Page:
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Special Issue "Microbial Community Composition and Function in Forest Soil"
A special issue of Forests (ISSN 1999-4907). This special issue belongs to the section "Forest Soil".
Deadline for manuscript submissions: 1 December 2023 | Viewed by 3644
Special Issue Editors
Interests: carbon cycle; soil microbe; soil aggregate; soil nutrient; forest restoration; forest ecology and management; climate change
Interests: nitrogen biogeochemistry; soil carbon sequestration; climate change; forest ecology
Special Issues, Collections and Topics in MDPI journals
Interests: carbon cycle; soil microbe; ecological stoichiometry; soil-plant interaction
Special Issue Information
As an important part of the forest ecosystem, soil microbes play important roles in maintaining multiple ecosystem functions and driving biogeochemical cycles. They can be the key indicators for evaluating soil health and fertility, and the effectiveness of vegetation restoration. Meanwhile, biotic and abiotic factors including climate, vegetation type and soil properties can change the composition and activity of soil microbes, then affect ecological processes and functions.
However, microbial communities are very complex and sensitive to the environment. Compared with the above-ground ecosystem, much less is known about the microbial diversity, composition and functions. In recent years, with the development of microbial determination technology, there has been an increasing number of diverse research studies on soil microbes. Under the background of climate change and ecological restoration, many unknowns and uncertainties exist in the spatial and temporal patterns, functions and influencing factors of forest soil microbes. A better understanding of forest soil microbes will facilitate the understanding of ecological processes and services that can be applied to ecological and forestry practices.
We encourage research in all these areas, including but not limited to: the microbial community composition and diversity; community assembly; growth and metabolic activity and biomass; soil enzymes; stoichiometric characteristics; functional genes; special groups of microbes; plant-microbe interactions; microbial functions (such as involved in elemental biogeochemical cycles, carbon fixation, soil quality, soil formation, pollutant degradation, litter decomposition, and etc.), and their biogeographic patterns; temporal dynamics; and responses to vegetation succession and environmental and climate changes.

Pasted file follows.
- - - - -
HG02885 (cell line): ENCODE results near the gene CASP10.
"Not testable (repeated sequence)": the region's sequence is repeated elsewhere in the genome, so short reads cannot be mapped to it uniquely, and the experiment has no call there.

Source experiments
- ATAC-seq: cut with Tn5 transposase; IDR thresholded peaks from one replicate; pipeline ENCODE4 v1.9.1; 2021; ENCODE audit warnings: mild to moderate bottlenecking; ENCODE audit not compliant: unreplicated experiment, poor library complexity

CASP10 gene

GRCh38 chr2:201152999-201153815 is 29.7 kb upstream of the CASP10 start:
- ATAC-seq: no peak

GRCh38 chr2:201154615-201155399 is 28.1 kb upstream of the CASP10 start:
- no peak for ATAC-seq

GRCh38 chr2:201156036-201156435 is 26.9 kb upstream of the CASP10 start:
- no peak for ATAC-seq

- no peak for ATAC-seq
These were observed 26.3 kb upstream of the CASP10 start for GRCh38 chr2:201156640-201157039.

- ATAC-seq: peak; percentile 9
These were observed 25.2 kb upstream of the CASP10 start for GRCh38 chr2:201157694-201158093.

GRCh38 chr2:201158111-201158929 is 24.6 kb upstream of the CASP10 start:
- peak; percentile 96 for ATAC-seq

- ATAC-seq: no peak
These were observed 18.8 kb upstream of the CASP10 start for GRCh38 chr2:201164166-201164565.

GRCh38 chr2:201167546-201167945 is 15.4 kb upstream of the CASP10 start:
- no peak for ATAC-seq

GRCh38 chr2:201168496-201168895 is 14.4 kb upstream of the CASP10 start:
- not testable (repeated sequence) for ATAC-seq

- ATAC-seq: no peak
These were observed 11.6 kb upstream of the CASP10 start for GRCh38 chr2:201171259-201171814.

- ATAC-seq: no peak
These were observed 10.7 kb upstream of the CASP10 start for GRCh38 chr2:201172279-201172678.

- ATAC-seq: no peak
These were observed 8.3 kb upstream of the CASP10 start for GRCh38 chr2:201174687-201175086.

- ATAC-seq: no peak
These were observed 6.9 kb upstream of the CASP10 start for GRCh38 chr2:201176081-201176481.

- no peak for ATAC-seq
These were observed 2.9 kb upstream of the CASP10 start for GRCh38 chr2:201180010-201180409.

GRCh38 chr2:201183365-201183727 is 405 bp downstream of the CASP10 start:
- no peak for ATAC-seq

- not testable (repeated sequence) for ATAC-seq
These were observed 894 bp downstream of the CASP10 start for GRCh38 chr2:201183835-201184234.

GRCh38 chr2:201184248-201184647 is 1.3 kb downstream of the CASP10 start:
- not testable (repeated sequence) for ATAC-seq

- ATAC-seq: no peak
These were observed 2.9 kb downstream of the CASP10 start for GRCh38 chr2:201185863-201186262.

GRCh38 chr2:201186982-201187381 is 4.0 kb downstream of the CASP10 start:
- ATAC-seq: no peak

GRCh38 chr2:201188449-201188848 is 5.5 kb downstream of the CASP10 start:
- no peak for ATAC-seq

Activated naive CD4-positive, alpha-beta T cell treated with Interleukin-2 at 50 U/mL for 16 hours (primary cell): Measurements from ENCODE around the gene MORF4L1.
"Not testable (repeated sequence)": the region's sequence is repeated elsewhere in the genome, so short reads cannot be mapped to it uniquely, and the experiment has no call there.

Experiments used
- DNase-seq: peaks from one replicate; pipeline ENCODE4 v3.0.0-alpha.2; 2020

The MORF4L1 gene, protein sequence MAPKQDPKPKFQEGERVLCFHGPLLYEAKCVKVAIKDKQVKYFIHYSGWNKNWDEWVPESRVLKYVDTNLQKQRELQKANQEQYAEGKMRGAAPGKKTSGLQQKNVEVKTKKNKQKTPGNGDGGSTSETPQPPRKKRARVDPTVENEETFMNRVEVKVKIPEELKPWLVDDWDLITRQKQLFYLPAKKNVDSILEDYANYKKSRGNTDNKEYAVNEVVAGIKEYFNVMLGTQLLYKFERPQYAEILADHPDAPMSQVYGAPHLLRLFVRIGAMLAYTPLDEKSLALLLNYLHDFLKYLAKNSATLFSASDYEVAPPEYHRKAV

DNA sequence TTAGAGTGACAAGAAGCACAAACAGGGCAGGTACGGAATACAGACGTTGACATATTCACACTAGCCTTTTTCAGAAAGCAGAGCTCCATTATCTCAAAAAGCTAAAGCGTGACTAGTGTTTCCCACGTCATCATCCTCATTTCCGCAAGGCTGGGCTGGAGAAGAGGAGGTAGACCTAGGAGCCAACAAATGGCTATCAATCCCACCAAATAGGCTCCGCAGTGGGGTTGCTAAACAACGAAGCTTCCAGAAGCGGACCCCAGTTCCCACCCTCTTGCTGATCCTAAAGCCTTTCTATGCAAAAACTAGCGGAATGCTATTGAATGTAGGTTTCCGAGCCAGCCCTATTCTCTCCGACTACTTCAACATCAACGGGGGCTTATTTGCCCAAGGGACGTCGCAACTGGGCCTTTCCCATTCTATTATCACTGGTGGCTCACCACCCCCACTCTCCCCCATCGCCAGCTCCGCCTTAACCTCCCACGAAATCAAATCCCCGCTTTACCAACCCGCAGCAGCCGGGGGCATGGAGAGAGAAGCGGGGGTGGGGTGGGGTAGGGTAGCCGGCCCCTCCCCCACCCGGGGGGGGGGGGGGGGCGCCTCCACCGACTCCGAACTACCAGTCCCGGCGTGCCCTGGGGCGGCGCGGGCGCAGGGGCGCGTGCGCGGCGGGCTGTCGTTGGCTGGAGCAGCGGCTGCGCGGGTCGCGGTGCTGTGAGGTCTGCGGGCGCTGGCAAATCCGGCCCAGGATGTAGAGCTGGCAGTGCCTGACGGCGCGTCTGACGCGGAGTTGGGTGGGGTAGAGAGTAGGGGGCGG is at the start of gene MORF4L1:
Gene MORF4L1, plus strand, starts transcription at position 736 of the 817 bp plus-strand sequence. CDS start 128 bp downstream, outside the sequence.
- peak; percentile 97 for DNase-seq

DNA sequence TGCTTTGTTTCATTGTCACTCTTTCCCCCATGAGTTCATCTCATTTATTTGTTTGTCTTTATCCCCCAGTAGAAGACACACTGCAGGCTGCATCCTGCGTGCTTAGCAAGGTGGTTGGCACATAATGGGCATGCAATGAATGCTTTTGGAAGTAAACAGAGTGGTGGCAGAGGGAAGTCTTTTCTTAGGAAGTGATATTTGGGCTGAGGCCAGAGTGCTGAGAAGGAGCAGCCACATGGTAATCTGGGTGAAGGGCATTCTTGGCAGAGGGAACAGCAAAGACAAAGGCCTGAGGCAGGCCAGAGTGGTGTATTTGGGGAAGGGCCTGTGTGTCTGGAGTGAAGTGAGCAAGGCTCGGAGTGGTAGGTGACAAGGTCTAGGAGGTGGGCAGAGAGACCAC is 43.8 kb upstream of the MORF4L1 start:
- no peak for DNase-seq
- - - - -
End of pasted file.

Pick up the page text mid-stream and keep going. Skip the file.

Dr. Yujing Yang
Prof. Dr. Xiankai Lu
Dr. Xiong Fang
Manuscript Submission Information
Manuscripts should be submitted online at www.mdpi.com by registering and logging in to this website. Once you are registered, click here to go to the submission form. Manuscripts can be submitted until the deadline. All submissions that pass pre-check are peer-reviewed. Accepted papers will be published continuously in the journal (as soon as accepted) and will be listed together on the special issue website. Research articles, review articles as well as short communications are invited. For planned papers, a title and short abstract (about 100 words) can be sent to the Editorial Office for announcement on this website.
Submitted manuscripts should not have been published previously, nor be under consideration for publication elsewhere (except conference proceedings papers). All manuscripts are thoroughly refereed through a single-blind peer-review process. A guide for authors and other relevant information for submission of manuscripts is available on the Instructions for Authors page. Forests is an international peer-reviewed open access monthly journal published by MDPI.
Please visit the Instructions for Authors page before submitting a manuscript. The Article Processing Charge (APC) for publication in this open access journal is 2000 CHF (Swiss Francs). Submitted papers should be well formatted and use good English. Authors may use MDPI's English editing service prior to publication or during author revisions.
- forest ecosystem
- microbial biogeography
- ecosystem services
- nutrient cycling
- carbon sequestration
- climate change
- forest restoration
- forest succession
- forest management